Wells Fargo's profit jumped 13 percent in the first three months of the year, thanks to strong mortgage lending and a drop in delinquent loans, the bank said Friday.
Net income available to common shareholders climbed to $4.02 billion from $3.57 billion a year ago. On a per-share basis, earnings were 75 cents, beating the 73 cents expected by analysts polled by FactSet. The bank also beat on revenue, bringing in $21.6 billion instead of the predicted $20.4 billion.
The San Francisco-based bank, the country's fourth-largest, has fared better than many of its peers throughout the global economic meltdown, muscling its way to become both the biggest mortgage lender and servicer as rival Bank of America dramatically scaled back its own mortgage business. Nearly a third of mortgages made in the U.S. now come from Wells, according to Guy Cecala of Inside Mortgage Finance.
That distinction has brought revenue gains but also legal and public-relations headaches. Friday, the bank said it set aside more money to pay investors who allege they were misled about mortgage-backed securities the bank sold them before the financial crisis imploded in the fall of 2008. Wells also said it set aside more money for litigation expenses, though it didn't give specifics.
In February, Wells and other banks agreed to settle allegations that the banks had bungled some foreclosure filings. The Securities and Exchange Commission is also examining whether it properly disclosed risks about its mortgage-backed securities shortly before the financial crisis.
R.W. Baird analyst David George said Wells had "a solid quarter" and predicted it would be able to trim expenses and raise its capital level throughout the year. But he also said he expected the stock price would be flat given its previous run-up. As of Thursday's close, Wells' stock was up 23 percent for the year. It fell 3.5 percent Friday.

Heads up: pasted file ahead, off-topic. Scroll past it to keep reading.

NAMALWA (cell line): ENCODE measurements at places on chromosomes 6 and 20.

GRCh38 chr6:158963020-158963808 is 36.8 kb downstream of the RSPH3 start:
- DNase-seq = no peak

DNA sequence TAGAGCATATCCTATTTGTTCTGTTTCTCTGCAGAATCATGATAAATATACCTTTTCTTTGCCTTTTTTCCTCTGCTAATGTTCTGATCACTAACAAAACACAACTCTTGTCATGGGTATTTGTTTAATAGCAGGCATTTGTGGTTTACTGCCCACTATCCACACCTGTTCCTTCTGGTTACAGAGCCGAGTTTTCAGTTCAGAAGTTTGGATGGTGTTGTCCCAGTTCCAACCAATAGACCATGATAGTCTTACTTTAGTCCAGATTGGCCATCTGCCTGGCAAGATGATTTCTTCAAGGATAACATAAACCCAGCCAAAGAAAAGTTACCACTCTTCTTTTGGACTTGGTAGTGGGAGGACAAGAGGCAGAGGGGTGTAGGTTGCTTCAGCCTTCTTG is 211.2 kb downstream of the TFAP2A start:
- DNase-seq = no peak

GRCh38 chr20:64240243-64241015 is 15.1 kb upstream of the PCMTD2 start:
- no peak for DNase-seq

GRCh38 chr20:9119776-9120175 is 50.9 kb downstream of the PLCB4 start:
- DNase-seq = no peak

Stifel Nicolaus analyst Christopher Mutascio noted the lack of loan growth and called it "concerning." Total loans were up about 2 percent compared to the previous year, and down 0.4 percent from the previous quarter. An increase in commercial and industrial loans, as well as foreign loans, helped offset a slight decline in consumer loans over the year.
But Mutascio said Wells' strong mortgage banking would help it bridge the gap until lending picks up throughout the country.
In mortgages, noninterest income soared 42 percent from the year before to $2.9 billion, far greater than the $2.1 billion that Mutascio was predicting. The bank's portfolio of mortgage application loans jumped 20 from the previous quarter, and its application pipeline jumped 10 percent. About a quarter of the bank's fee income came from making new mortgage loans.
Gains on trading and stock investments also helped drive the results.
Expenses increased as Wells set aside more money for commissions and bonuses in mortgage lending and other business areas, but the bank said it expects to trim expenses this quarter. Its headcount stands at 264,900 employees, down 5,300 from a year ago but up 700 from the previous quarter.
There were encouraging signs about ability of borrowers to pay back their loans. The percentage of loans that were charge-offs, meaning the bank doesn't expect to collect on them, dropped to 1.25 percent from 1.73 percent a year ago. The bank said that was the lowest since 2007, before the financial crisis imploded. The bank also set aside less money for future potential losses.
Chief risk officer Mike Loughlin said in a statement that he expected "continued but slower improvement" in losses for the rest of the year, "absent significant deterioration in the economy."
Wells paid a 22-cent dividend in the first quarter, up from 12 cents a year ago, after passing the government's most recent round of stress tests. That compares with token dividends of just 1 cent at Bank of America and Citigroup.
"Our shareholders have been very patient, and we are pleased to reward them with an additional return on their investment," chief financial officer Tim Sloan said in a statement.
There are still challenges for Wells Fargo on the horizon. The bank's net-interest margin, which measures its profitability in lending, fell slightly from a year ago, to 3.91 percent from 4.05 percent. Low interest rates will continue to be a challenge, and the mortgage windfall will eventually run out of steam.
Like other banks, Wells is also navigating a tricky new environment of greater government oversight. Some of its key sources of revenue, like fees that stores pay for debit card transactions, have been shattered by new rules. Wells and other banks are looking for new fees to charge without alienating its customers.
Wells Fargo's stock fell $1.18, or 3.5 percent, to close at $32.84 Friday.